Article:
1. Post early. Some of the players here over the years have had . . . creative . . . approaches to spelling, punctuation, and grammar. We don't care. We'd rather see a post the next day that's messy and misspelled than a post a week late that's immaculate. This is an RP, not your next submission to Random House.
2. Post often. Unless you are in combat, there are no "turns"; you can always post as soon as you have something to do or to react to. This applies to the non-combat aspects of combat as well. Since the list of posts to react to is just going to grow if you spend too much time trying to perfect your responses to the earlier ones, post early as well.
3. Color is good. We're not going to provide a lengthy description of every room you walk into, especially since the group will sometimes be splitting up into a number of separate threads. Fill in the details for us from what we've given you in the IC and OOC threads. Make it interesting: Give us random musings from your character. Order a drink at the bar. Tell us how it tastes. Take up space. This is a story, not a series of numbered combat actions.
3a. Balance in all things. Yes, #3 is going to sometimes contradict #1 and #2. The more people in the scene, the more important #1 and #2 become; the more spread-out the group is, the more important #3 becomes. In the same way, the first posts in a scene are going to need more color than later posts. Use your head and do what you can.
4. God-mode is bad. Even in player posts, narration is supposed to be infallible. If your narration says that your character thinks that the plan / enemy combat action / whatever is doomed to failure, that's great; if you write narration explaining that it is doomed to failure as a narrative fact, you have impinged on our ability as GMs to make that determination. Similarly, do not complain in narration when we say that your plan / combat action / whatever fails and you think that it should have succeeded. (You can disagree with us OOC, of course, but please don't whine.)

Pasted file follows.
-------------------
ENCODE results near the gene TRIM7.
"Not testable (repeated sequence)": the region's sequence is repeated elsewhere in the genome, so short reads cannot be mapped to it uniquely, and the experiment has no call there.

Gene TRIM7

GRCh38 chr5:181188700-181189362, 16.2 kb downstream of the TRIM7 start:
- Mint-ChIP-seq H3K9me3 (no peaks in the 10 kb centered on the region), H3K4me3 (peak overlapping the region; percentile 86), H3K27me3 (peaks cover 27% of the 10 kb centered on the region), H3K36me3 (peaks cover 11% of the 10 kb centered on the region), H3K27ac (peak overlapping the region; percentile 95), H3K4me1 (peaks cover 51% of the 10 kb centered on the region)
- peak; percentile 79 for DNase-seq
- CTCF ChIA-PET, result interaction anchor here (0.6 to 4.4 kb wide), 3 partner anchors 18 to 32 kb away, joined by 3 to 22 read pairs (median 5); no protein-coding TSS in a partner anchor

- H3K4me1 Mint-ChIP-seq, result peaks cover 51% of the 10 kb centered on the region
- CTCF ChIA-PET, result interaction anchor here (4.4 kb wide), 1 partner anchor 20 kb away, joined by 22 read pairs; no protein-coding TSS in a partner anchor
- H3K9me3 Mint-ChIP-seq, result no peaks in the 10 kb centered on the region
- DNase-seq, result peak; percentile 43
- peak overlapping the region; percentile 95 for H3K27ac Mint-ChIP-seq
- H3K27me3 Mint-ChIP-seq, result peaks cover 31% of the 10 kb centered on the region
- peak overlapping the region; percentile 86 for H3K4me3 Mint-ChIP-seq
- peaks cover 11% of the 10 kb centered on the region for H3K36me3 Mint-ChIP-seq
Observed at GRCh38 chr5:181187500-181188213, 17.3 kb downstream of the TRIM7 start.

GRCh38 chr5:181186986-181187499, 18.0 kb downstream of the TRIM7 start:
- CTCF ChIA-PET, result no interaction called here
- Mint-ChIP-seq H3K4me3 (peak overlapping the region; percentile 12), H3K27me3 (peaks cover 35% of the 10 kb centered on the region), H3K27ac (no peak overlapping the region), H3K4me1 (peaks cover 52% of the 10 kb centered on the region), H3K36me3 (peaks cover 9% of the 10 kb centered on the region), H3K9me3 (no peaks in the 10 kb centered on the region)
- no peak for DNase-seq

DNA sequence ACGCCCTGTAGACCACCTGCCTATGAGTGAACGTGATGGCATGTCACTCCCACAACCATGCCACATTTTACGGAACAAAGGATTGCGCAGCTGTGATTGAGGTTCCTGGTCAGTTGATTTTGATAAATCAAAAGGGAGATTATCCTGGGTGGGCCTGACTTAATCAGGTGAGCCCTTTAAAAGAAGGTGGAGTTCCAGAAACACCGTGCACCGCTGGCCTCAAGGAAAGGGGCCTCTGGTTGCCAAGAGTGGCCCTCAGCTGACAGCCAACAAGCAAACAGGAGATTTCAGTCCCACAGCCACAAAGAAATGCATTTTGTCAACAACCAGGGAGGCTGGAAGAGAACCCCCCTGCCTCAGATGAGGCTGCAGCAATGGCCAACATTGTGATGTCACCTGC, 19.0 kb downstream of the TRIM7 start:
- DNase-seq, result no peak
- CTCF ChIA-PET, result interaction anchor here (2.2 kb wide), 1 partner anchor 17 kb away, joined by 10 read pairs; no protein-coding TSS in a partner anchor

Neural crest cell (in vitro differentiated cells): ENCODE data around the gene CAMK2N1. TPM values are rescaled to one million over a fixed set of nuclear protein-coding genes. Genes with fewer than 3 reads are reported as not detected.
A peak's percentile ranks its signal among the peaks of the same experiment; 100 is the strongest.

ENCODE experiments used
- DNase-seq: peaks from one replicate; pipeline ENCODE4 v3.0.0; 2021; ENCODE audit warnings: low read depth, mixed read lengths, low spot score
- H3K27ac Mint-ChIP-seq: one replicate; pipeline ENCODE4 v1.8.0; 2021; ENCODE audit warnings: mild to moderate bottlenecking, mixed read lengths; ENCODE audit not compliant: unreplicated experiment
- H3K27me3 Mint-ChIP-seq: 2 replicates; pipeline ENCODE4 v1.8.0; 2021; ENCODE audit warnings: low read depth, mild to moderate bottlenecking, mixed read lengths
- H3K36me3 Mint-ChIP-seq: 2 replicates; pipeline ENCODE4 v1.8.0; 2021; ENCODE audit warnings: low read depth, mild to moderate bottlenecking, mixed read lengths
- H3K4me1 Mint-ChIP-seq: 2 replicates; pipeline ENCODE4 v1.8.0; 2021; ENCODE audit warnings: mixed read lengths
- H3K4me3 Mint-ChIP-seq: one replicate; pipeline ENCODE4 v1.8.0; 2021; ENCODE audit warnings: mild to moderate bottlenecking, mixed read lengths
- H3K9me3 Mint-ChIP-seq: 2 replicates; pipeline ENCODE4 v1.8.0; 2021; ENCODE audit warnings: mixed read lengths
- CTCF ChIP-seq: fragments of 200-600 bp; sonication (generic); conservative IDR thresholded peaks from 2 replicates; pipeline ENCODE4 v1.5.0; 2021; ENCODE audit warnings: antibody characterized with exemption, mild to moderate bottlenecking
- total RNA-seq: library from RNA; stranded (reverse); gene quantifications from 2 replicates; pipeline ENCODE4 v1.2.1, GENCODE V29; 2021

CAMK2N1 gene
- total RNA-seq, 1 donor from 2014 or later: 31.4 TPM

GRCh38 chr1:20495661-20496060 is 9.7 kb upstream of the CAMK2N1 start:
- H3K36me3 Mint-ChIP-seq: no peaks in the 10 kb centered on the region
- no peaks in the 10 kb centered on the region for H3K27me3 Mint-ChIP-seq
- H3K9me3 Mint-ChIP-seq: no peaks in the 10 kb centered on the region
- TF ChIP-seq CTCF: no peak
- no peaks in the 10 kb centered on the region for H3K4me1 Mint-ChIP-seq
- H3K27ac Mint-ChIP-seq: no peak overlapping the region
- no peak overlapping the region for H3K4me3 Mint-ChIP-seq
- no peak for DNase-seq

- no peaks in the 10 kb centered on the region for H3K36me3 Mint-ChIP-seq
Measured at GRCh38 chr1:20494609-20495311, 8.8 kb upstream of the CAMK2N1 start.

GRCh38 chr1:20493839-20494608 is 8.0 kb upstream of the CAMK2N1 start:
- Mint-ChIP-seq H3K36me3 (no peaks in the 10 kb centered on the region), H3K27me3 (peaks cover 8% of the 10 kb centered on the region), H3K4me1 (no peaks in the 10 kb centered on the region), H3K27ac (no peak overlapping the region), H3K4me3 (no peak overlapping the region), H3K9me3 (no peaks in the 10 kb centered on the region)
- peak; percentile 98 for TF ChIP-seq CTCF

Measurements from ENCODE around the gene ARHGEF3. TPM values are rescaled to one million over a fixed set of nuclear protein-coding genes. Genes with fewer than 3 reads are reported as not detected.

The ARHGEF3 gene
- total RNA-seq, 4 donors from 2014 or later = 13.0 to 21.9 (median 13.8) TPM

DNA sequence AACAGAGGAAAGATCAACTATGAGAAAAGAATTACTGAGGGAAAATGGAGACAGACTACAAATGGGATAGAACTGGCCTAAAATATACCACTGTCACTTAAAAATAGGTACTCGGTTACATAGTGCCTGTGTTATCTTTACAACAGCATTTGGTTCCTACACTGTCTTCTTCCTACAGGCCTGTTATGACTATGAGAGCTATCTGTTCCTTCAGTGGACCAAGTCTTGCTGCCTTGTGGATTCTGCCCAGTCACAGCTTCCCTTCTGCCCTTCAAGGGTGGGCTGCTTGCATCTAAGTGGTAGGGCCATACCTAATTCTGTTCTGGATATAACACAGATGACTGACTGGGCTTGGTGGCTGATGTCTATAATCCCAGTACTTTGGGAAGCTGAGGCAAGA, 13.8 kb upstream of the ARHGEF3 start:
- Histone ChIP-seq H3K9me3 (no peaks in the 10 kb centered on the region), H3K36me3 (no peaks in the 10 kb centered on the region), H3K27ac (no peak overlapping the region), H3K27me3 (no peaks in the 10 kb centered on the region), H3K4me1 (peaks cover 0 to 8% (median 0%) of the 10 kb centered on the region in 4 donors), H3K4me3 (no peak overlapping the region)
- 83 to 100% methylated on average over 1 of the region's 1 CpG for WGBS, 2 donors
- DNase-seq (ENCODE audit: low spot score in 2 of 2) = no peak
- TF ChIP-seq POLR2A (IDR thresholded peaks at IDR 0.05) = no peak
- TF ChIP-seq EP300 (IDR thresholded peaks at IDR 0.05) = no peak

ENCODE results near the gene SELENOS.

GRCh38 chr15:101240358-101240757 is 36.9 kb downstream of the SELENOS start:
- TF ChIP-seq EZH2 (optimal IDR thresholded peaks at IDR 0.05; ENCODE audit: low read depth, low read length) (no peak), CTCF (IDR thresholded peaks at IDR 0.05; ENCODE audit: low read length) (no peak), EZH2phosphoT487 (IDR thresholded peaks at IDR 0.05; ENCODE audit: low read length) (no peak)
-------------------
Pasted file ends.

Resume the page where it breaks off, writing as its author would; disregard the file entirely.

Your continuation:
4a. . . . sometimes. Feel free to NPC NPCs when reasonable and necessary. Unless the bartender has been revealed to be an enemy agent—it wouldn't be the first time—you can assume the the bartender gets you your drink when you ask. Even if the bartender is an important NPC, we might just make an OOC note in the thread or on the OOC board to the effect that the bartender complies, letting you handle the narrative duties. In some special cases, we might even just tell you the outcome of a scene and let the players involved work out the specifics. (E.g., downtime scenes or transition scenes.) In short, if it doesn't have a major effect on the outcome of the plot, it's probably safe to do. Also, we're not going to get terribly angry at you if you screw up in good faith.
5. Read the OOC thread. The fact that some posts in the IC threads may contain OOC notes does not make the OOC thread obsolete or redundant; we simply split up where we post OOC information by the specific nature of that information and what's most convenient.
Two examples of posting situations
1. Two of you discover that your characters are fun to RP together. You spend an entire month playing out a 25,000-word scene of the two of them eating breakfast. We would consider that a job well done.
2. Five of you are in a scene together, but only two or three have posted recently. Those two or three keep posting and try to move the scene forward on their own. This isn't just admirable, it's your duty! Not only can you not let the other active posters down by letting the scene stagnate, but the inactive posters will not be impressed by a dead scene when they check back. In fact, the inactive posters may just be waiting for something to more directly involve their characters; it's your job to give them more to react to.
We are not normally going to give you less than a week to post—although if everyone's posted, there's no requirement that we continue to wait—but after one week, we may post the next time we have the time and energy. That we might take longer on some occasions is a gift or a delay, not a right.